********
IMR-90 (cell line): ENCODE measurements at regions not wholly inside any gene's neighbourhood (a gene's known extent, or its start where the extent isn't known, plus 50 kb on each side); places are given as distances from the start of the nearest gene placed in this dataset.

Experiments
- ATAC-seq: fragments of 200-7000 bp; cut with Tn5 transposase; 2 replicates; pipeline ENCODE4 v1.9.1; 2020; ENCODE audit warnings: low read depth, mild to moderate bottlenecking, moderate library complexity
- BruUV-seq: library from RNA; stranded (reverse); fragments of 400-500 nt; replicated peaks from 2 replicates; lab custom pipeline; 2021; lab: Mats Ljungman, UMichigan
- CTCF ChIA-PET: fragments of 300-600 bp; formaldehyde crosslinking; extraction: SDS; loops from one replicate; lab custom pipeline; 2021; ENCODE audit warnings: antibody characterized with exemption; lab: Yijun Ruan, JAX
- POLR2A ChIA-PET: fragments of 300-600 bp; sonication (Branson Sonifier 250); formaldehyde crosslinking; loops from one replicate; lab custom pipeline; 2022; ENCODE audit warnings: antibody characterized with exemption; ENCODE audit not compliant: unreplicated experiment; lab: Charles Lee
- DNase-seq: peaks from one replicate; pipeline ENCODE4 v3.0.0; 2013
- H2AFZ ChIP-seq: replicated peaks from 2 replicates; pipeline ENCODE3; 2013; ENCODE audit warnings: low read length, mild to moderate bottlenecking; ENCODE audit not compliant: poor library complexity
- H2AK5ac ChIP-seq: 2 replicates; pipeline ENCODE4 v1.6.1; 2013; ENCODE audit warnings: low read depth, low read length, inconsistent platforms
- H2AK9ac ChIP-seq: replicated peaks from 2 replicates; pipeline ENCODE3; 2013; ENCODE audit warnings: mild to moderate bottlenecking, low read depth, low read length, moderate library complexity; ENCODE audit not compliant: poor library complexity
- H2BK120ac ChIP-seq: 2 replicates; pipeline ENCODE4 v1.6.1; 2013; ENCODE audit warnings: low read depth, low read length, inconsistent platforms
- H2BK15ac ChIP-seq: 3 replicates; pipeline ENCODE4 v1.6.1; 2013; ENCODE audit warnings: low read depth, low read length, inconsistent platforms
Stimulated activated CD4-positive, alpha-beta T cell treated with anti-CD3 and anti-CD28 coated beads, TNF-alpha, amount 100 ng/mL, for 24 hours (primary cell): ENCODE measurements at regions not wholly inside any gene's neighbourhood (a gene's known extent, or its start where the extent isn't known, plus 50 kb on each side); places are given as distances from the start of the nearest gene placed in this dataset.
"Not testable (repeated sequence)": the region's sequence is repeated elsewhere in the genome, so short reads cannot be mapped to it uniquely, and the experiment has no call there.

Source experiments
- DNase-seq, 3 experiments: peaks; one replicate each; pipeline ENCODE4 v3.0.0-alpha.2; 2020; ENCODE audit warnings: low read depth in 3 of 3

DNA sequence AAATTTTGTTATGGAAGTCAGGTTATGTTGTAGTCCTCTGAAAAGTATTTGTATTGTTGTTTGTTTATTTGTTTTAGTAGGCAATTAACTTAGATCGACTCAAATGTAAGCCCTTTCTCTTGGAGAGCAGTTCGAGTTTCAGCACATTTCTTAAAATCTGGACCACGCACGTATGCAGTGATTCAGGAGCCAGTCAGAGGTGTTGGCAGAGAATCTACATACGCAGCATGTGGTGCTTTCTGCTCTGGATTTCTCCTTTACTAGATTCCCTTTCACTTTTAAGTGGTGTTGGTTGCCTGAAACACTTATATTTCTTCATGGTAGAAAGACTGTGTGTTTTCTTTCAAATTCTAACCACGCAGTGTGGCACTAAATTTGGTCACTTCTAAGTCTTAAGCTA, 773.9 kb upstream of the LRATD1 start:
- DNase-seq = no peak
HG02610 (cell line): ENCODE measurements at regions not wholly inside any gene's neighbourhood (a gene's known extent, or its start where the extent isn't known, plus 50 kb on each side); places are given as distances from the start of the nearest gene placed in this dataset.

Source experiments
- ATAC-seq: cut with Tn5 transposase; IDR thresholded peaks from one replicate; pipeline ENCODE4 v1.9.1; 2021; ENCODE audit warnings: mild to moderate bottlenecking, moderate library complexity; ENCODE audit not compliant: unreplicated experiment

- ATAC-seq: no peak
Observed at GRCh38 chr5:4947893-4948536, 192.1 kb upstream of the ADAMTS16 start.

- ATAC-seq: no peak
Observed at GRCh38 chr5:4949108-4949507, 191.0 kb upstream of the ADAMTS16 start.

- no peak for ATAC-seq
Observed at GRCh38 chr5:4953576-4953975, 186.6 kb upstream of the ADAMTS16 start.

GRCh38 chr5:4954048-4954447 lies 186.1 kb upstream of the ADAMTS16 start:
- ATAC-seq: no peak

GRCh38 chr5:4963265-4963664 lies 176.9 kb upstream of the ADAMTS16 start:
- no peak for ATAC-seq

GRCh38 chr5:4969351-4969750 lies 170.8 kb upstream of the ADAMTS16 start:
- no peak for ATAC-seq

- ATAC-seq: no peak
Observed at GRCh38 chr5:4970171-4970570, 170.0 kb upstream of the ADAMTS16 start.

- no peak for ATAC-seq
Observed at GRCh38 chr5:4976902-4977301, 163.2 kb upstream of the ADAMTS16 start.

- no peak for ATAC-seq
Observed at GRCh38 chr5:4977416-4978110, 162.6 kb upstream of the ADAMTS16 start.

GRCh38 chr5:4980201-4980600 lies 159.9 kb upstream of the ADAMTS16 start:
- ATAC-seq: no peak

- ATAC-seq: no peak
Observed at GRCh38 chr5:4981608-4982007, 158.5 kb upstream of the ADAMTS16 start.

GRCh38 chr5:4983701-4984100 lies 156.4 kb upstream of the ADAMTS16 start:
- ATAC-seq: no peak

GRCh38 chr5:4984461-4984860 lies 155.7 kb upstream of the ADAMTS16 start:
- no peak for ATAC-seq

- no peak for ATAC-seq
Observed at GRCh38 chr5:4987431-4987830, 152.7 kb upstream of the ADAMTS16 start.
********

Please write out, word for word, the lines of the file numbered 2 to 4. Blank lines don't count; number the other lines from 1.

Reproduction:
Experiments
- ATAC-seq: fragments of 200-7000 bp; cut with Tn5 transposase; 2 replicates; pipeline ENCODE4 v1.9.1; 2020; ENCODE audit warnings: low read depth, mild to moderate bottlenecking, moderate library complexity
- BruUV-seq: library from RNA; stranded (reverse); fragments of 400-500 nt; replicated peaks from 2 replicates; lab custom pipeline; 2021; lab: Mats Ljungman, UMichigan